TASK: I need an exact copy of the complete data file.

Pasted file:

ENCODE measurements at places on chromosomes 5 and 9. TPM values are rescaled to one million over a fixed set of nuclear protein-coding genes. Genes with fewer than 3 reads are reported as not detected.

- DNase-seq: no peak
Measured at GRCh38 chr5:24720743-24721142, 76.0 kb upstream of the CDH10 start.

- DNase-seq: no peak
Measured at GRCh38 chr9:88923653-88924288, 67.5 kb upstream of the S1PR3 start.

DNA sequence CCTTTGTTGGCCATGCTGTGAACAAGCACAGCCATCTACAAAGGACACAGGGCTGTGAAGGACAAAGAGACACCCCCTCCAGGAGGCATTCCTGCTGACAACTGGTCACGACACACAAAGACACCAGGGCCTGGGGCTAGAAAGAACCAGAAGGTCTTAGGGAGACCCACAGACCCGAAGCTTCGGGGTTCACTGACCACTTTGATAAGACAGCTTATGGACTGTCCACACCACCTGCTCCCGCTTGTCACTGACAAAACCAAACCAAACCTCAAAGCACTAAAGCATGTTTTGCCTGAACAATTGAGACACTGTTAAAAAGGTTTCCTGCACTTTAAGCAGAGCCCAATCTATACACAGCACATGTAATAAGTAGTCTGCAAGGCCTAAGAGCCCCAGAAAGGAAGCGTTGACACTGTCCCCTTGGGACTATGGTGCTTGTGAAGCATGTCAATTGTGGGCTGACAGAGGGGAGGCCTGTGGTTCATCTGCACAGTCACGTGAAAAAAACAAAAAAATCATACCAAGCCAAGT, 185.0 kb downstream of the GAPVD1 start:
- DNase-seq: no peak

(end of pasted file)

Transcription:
ENCODE measurements at places on chromosomes 5 and 9. TPM values are rescaled to one million over a fixed set of nuclear protein-coding genes. Genes with fewer than 3 reads are reported as not detected.

- DNase-seq: no peak
Measured at GRCh38 chr5:24720743-24721142, 76.0 kb upstream of the CDH10 start.

- DNase-seq: no peak
Measured at GRCh38 chr9:88923653-88924288, 67.5 kb upstream of the S1PR3 start.

DNA sequence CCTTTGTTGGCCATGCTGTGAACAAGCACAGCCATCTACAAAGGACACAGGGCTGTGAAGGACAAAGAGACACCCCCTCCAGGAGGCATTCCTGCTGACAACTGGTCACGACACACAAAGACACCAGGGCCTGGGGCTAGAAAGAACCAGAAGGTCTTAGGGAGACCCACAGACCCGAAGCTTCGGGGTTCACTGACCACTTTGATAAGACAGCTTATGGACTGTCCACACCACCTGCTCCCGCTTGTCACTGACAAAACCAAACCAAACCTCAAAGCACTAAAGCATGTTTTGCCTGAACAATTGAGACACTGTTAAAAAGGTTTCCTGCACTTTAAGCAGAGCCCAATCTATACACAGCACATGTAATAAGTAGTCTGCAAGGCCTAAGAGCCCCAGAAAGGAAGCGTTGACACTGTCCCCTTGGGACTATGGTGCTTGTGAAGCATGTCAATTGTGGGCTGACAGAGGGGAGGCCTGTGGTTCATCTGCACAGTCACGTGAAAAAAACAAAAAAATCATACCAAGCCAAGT, 185.0 kb downstream of the GAPVD1 start:
- DNase-seq: no peak